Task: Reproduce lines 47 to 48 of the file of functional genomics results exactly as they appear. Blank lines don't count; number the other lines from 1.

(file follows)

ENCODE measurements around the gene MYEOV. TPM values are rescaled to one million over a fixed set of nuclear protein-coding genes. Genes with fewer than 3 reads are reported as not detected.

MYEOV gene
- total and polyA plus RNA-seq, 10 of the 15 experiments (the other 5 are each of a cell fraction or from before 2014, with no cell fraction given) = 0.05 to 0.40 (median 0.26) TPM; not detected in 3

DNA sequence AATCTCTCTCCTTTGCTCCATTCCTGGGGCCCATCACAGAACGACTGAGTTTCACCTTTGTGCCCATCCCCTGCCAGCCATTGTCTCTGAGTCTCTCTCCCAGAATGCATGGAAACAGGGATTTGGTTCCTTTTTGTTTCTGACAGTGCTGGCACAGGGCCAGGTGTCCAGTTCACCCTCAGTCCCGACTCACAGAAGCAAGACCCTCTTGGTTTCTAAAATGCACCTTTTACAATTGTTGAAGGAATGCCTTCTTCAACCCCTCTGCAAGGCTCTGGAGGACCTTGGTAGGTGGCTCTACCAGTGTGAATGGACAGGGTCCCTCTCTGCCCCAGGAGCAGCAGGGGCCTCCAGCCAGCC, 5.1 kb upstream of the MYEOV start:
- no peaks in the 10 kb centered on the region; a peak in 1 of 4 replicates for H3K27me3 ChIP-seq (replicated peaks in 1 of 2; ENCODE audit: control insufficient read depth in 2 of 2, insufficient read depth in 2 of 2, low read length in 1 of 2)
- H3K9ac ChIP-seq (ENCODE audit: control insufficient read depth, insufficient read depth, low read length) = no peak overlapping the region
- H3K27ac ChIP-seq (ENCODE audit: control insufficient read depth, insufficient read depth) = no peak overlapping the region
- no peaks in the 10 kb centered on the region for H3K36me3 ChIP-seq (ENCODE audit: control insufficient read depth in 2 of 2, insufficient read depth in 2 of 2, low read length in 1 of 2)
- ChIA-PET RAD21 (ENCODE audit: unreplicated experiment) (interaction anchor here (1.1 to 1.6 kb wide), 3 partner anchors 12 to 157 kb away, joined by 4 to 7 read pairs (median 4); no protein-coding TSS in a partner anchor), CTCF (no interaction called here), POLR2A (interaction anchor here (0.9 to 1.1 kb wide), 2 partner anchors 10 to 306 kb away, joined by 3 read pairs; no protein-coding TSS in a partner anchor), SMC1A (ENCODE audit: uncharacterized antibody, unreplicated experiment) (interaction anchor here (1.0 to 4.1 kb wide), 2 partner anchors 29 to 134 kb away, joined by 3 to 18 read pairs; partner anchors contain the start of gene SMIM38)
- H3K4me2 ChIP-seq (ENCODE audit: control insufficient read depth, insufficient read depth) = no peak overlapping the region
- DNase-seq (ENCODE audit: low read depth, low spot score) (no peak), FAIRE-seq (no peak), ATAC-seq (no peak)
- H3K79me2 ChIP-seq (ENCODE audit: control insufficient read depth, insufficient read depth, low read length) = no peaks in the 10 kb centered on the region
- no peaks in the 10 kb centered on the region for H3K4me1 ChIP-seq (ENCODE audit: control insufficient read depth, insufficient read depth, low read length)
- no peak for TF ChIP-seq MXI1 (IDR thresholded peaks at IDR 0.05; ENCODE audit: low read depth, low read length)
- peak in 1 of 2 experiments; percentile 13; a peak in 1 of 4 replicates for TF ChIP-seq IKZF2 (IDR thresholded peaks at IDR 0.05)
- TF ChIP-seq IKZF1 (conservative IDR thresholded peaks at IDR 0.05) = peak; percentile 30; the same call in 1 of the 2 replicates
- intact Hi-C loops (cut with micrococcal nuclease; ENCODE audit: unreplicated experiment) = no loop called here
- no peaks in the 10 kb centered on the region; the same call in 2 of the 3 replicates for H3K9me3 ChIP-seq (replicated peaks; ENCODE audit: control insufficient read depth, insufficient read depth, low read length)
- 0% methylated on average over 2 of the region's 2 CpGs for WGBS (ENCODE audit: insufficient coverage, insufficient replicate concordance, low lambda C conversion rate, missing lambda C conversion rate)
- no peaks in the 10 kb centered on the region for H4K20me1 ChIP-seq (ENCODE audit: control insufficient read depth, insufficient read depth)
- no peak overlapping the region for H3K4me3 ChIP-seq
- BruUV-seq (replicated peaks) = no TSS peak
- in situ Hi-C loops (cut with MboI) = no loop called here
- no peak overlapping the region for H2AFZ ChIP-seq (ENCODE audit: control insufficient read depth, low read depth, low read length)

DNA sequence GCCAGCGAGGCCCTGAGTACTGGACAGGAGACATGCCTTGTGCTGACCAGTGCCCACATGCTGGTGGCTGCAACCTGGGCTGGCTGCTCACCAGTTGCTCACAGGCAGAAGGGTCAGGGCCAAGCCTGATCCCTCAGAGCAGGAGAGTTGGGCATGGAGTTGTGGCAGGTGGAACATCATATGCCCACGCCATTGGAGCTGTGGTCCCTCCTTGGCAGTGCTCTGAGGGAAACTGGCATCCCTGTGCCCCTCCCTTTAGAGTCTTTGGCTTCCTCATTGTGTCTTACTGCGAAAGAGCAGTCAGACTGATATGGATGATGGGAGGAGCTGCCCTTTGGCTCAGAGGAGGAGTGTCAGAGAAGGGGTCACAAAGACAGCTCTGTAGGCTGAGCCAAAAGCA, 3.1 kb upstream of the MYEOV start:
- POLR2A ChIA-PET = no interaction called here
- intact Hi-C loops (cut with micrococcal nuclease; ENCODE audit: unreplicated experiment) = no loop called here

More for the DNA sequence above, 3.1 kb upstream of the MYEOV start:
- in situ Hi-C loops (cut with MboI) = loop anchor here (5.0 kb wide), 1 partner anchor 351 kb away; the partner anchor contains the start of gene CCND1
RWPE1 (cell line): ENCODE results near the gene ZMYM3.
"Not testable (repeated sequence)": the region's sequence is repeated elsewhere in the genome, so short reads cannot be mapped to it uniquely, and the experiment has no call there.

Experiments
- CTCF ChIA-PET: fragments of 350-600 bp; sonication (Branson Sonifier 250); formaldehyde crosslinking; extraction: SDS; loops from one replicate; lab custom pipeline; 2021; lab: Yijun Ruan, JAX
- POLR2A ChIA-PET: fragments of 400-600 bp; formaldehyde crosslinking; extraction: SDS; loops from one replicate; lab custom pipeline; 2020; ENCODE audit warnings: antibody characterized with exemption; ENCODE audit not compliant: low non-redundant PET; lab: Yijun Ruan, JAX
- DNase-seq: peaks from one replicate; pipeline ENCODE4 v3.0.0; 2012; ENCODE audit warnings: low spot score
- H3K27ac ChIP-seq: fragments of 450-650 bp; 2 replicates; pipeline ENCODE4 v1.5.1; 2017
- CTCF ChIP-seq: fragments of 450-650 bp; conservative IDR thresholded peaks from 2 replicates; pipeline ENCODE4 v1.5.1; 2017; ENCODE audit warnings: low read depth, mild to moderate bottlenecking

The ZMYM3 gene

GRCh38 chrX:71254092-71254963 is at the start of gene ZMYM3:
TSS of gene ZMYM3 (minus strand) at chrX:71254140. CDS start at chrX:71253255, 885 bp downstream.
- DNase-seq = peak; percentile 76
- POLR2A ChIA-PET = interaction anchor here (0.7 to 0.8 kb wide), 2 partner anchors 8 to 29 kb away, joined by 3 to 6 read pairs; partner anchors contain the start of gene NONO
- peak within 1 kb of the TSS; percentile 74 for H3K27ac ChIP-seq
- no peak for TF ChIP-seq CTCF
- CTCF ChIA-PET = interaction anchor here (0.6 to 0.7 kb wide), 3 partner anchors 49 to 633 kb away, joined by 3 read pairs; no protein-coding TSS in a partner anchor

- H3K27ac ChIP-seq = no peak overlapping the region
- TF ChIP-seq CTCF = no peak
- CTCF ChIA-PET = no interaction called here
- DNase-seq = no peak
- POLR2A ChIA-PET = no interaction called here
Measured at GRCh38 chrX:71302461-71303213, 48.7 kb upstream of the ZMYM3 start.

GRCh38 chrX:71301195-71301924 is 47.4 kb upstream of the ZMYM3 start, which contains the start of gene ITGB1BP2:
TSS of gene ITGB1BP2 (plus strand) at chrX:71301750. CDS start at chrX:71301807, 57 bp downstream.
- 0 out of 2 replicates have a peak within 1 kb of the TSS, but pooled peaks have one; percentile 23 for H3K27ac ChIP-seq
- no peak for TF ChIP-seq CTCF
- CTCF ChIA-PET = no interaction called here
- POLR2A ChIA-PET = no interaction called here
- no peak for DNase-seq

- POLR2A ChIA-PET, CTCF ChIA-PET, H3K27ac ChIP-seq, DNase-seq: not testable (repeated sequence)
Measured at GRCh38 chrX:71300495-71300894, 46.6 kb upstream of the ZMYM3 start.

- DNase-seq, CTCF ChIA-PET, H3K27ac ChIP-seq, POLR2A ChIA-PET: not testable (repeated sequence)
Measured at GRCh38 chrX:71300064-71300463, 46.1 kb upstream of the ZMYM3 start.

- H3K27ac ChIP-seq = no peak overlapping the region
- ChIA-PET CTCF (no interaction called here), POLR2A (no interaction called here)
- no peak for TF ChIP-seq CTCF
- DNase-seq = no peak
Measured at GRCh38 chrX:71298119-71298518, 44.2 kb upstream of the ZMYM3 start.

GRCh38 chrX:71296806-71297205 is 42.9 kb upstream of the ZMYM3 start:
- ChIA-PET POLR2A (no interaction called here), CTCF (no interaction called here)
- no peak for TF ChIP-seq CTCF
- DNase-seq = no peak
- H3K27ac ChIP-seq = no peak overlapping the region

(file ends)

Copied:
- TF ChIP-seq CTCF = no peak
- CTCF ChIA-PET = no interaction called here